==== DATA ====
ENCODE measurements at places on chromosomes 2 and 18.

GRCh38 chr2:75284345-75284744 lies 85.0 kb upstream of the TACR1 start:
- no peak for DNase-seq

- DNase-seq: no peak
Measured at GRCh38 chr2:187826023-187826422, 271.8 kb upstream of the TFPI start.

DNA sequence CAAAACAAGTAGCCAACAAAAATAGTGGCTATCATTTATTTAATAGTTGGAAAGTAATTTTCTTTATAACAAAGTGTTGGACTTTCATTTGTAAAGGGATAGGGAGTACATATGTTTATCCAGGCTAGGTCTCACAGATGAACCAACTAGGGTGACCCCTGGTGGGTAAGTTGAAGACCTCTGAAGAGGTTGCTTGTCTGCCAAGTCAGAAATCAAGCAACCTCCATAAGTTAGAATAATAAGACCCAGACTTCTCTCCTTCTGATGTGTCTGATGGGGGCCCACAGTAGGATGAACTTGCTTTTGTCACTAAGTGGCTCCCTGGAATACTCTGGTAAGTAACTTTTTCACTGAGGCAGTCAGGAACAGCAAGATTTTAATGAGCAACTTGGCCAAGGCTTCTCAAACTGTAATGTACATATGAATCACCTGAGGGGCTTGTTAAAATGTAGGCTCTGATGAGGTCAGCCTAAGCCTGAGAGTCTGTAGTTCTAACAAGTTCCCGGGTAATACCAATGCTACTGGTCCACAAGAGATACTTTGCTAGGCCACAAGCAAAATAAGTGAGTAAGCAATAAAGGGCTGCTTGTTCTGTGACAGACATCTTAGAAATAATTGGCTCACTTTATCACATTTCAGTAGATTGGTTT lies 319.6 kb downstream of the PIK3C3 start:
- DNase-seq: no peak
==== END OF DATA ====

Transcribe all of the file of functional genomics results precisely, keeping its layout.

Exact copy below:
ENCODE measurements at places on chromosomes 2 and 18.

GRCh38 chr2:75284345-75284744 lies 85.0 kb upstream of the TACR1 start:
- no peak for DNase-seq

- DNase-seq: no peak
Measured at GRCh38 chr2:187826023-187826422, 271.8 kb upstream of the TFPI start.

DNA sequence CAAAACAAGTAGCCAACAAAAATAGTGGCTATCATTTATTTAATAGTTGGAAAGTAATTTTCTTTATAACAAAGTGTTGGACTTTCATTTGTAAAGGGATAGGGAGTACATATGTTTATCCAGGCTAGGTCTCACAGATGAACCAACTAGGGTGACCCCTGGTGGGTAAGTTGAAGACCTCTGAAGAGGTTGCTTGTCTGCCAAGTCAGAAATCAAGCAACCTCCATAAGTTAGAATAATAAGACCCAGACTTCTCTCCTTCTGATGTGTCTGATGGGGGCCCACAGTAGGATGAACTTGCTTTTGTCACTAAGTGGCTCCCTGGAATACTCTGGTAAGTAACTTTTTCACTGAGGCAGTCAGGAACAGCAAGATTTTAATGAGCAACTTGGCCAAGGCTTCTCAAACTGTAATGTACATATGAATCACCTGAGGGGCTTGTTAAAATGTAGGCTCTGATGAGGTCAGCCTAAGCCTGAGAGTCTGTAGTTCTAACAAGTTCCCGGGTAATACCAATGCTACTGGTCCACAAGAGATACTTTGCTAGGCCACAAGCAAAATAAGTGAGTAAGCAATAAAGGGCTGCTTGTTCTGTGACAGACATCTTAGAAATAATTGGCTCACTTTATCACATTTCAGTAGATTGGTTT lies 319.6 kb downstream of the PIK3C3 start:
- DNase-seq: no peak